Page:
The test showed that Tang’s dual-engine layout works, but isn’t perfect, according to the paper. Computer simulation and experimental results suggested that strong turbulence was likely to occur around the corners of the inlets, which could affect flight stability.
“There was also a limit to how steeply a plane could climb without choking the engines,” the paper reads. “Many challenging issues still had to be resolved.”
In July, China tested a hypersonic weapon that circled the globe before releasing a glide vehicle. The test involved launching a rocket carrying a hypersonic glide vehicle into orbit before it released the glide vehicle, which reentered the atmosphere and sped at hypersonic speeds toward its target. The vehicle also reportedly released a second missile, an unprecedented capability.
Unlike an intercontinental ballistic missile, which travels in a predictable parabolic arc and can be tracked by long-range radars, a hypersonic weapon flies at lower altitudes at much faster speeds and can maneuver to its target. This would make it harder for U.S. defense systems to track.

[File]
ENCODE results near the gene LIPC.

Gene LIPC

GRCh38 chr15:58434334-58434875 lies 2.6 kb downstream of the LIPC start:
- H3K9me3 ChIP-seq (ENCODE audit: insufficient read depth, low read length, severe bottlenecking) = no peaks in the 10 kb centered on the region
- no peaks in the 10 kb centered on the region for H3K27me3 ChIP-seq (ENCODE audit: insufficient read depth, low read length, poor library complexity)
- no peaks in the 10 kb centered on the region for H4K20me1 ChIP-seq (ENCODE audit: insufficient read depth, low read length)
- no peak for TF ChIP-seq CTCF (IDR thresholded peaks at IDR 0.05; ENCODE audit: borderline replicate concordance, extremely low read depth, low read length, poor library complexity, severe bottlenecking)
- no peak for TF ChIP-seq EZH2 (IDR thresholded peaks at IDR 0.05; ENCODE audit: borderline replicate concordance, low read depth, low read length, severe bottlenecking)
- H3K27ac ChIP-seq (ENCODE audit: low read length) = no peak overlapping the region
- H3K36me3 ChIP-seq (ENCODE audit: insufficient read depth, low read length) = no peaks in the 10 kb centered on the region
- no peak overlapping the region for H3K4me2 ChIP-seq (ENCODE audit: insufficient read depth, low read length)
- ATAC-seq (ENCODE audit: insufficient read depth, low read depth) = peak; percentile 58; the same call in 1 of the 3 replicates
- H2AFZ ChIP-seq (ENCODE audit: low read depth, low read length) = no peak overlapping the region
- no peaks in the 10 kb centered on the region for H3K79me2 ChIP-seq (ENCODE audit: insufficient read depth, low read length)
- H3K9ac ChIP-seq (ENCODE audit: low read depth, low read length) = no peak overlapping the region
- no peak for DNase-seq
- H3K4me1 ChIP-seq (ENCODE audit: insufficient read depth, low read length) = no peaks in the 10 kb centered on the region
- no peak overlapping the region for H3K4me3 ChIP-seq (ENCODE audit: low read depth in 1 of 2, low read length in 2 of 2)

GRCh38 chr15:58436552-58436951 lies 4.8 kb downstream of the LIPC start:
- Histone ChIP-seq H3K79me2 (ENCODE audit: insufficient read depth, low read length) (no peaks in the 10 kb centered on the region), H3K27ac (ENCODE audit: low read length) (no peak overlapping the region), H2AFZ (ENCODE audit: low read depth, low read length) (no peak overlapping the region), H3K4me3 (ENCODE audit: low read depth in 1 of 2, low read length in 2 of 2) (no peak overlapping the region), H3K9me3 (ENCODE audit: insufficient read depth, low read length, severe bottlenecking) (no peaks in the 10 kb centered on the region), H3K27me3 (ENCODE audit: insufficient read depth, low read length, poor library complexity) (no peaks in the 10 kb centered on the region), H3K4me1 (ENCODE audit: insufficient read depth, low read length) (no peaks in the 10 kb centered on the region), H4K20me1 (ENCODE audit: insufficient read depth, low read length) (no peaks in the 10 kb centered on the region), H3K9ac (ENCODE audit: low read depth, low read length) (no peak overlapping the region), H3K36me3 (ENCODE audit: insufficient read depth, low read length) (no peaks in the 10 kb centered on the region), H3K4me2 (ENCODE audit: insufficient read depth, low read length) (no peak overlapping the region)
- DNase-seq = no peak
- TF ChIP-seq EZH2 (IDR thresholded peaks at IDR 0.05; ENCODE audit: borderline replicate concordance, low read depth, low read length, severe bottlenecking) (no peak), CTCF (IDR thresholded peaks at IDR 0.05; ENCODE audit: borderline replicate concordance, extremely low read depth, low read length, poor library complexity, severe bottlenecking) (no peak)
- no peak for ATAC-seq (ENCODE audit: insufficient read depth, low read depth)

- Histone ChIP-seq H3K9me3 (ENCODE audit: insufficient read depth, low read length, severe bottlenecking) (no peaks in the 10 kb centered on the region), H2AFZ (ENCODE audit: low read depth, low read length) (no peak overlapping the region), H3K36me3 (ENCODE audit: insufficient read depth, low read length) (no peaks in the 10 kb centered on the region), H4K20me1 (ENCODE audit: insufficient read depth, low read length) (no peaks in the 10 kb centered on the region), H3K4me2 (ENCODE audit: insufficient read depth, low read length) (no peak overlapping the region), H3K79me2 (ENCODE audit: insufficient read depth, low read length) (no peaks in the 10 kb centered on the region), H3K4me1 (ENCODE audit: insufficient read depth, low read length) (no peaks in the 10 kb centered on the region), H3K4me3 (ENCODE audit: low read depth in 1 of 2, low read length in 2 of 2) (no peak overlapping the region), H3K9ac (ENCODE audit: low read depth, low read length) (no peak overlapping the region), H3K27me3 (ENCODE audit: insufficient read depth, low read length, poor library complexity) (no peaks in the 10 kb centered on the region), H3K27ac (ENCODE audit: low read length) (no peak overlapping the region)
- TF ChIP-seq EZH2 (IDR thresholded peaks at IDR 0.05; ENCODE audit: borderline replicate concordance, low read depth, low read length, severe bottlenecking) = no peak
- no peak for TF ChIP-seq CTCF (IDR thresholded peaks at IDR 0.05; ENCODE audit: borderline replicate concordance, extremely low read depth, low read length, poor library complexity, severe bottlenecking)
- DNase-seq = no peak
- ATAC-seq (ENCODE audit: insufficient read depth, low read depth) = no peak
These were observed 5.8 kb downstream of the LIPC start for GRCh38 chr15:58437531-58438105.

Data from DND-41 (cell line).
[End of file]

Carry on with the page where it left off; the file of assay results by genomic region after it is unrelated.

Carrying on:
U.S. missile defense systems are aimed at ballistic missile threats coming over the North Pole, so the technology could be used to send nuclear warheads over the South Pole and blindside the United States.
If the Chinese regime’s new weapon experiment reaches maturity, it could pose a major challenge to current U.S. missile-defense systems.
While the Chinese Communist Party (CCP) initially denied that it had carried out such a test, which was first reported by Financial Times, Pentagon officials have confirmed the event.
According to Financial Times, the glide vehicle missed its target by roughly 24 miles. For that reason, some U.S. military experts don’t consider the test to have been a complete success.
Gen. John Hyten, then-vice chairman of the Joint Chiefs of Staff, said in October that the United States military researched a hypersonic glide vehicle system similar to the one tested by China. But after two failed tests, the project was canceled. He also said the missile appeared to be a nuclear first-use weapon.